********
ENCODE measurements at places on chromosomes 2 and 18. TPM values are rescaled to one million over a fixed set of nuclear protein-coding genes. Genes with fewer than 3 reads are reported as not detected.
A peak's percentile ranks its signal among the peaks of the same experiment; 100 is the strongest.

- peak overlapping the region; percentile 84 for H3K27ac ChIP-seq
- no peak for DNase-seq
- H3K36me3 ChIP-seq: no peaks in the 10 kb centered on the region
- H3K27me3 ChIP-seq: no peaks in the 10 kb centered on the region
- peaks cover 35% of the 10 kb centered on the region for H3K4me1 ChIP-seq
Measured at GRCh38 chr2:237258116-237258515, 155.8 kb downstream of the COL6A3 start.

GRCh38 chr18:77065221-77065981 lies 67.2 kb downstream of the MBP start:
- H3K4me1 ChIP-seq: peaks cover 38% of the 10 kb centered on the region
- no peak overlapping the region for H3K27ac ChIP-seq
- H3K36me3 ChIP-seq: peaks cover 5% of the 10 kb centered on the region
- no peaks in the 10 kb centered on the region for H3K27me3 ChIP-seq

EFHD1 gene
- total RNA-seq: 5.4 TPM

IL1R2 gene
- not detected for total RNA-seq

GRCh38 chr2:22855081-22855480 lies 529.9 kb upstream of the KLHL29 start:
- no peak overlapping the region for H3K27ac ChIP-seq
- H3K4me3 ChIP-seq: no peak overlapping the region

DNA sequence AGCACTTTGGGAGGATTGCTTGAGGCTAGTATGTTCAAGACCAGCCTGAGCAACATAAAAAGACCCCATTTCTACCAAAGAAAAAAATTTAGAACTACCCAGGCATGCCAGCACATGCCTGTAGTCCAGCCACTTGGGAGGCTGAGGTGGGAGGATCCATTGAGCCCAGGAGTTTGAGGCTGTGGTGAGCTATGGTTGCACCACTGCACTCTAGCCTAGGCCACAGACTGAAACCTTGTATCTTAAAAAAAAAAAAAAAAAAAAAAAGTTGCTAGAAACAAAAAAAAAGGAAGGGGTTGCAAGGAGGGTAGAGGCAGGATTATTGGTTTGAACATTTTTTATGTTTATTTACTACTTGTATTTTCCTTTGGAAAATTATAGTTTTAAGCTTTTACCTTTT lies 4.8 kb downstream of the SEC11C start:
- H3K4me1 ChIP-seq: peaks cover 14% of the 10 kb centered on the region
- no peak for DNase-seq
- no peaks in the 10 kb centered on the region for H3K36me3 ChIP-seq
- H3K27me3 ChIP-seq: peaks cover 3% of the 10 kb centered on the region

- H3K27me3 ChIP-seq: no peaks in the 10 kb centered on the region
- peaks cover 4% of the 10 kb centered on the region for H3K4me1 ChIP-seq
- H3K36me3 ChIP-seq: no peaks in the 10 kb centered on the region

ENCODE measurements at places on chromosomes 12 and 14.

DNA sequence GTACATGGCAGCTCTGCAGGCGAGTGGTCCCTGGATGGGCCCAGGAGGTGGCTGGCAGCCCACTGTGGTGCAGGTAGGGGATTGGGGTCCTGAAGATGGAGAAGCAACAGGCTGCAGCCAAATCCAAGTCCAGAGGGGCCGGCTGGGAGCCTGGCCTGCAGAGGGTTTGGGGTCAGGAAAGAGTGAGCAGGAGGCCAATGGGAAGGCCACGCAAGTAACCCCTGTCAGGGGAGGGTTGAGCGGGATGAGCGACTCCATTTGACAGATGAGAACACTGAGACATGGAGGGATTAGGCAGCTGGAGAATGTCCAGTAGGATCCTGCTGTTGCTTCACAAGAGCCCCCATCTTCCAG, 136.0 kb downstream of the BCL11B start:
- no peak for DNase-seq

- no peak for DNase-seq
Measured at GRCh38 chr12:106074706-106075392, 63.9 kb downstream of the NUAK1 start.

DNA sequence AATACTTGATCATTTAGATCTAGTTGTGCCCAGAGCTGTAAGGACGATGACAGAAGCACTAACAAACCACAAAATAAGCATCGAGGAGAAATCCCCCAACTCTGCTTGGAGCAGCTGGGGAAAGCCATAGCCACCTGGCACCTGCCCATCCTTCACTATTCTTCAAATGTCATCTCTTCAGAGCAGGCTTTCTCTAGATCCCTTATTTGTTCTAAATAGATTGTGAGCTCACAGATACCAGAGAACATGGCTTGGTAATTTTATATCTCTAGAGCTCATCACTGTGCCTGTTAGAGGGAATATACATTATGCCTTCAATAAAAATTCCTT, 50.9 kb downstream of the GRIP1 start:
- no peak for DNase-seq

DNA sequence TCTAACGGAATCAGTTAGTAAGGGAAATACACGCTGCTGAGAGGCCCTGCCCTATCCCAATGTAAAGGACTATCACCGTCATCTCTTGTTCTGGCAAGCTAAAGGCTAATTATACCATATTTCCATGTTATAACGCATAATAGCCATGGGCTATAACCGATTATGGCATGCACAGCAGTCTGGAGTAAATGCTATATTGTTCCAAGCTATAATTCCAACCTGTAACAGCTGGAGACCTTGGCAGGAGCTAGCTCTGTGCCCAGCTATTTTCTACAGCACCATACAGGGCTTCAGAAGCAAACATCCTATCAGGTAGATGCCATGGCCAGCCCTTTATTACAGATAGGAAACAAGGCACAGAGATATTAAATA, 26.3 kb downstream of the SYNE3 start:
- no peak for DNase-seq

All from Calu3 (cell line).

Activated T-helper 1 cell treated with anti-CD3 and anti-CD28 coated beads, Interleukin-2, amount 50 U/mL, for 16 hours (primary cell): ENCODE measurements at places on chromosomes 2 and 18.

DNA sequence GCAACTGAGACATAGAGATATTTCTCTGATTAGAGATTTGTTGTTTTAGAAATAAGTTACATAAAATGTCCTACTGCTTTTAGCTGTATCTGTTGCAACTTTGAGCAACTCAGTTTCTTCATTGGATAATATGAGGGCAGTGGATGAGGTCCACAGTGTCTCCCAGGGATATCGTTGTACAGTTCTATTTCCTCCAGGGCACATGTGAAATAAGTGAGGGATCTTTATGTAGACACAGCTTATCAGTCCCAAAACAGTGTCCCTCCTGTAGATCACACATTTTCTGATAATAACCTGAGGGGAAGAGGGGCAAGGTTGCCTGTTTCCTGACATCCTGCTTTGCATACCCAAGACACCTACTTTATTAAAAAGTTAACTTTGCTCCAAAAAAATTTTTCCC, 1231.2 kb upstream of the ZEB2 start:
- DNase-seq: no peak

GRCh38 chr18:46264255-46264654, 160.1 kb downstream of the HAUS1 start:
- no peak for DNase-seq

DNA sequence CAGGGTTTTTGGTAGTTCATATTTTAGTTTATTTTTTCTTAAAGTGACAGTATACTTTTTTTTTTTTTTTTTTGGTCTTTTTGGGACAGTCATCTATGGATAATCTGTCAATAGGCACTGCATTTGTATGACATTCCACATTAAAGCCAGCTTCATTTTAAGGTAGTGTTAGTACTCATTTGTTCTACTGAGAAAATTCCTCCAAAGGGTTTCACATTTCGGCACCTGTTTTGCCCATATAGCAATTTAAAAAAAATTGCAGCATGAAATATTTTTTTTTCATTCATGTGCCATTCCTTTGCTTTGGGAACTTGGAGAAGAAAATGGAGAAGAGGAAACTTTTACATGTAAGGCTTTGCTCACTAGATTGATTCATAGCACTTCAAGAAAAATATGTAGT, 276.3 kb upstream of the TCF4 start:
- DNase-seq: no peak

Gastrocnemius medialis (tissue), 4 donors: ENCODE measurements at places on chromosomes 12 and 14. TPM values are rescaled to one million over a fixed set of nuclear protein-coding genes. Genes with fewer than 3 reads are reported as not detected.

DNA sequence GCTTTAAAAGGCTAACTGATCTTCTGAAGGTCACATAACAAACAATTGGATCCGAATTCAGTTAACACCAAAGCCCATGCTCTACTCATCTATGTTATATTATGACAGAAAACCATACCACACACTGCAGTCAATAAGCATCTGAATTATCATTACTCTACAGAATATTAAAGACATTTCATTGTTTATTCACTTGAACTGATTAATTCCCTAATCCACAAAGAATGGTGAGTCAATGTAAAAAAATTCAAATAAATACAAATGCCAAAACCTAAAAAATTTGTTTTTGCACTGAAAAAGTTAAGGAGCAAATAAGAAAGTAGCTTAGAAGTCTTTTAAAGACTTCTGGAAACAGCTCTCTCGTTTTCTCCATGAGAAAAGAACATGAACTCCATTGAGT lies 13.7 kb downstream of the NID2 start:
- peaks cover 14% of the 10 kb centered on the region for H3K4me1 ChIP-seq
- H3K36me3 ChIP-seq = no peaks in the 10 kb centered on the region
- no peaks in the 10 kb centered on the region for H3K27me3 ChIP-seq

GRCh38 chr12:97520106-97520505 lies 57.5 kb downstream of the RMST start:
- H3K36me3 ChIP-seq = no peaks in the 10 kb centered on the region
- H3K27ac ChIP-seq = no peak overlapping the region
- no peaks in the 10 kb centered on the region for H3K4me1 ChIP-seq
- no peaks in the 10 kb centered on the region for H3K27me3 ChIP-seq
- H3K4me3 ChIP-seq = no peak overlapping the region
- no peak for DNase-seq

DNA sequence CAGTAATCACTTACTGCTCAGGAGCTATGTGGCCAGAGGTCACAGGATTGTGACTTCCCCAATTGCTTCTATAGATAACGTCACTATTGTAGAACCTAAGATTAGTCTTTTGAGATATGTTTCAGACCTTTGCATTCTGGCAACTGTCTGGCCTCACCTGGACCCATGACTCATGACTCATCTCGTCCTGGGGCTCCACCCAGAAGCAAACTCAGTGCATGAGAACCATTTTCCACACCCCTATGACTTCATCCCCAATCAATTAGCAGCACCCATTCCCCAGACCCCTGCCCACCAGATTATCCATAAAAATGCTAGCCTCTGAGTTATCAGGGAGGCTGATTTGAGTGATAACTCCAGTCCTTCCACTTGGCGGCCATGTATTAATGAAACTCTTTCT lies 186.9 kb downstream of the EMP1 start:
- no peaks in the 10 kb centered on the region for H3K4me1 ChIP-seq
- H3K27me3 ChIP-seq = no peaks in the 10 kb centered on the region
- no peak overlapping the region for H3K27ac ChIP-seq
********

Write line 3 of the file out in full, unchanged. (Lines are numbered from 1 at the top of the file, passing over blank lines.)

- peak overlapping the region; percentile 84 for H3K27ac ChIP-seq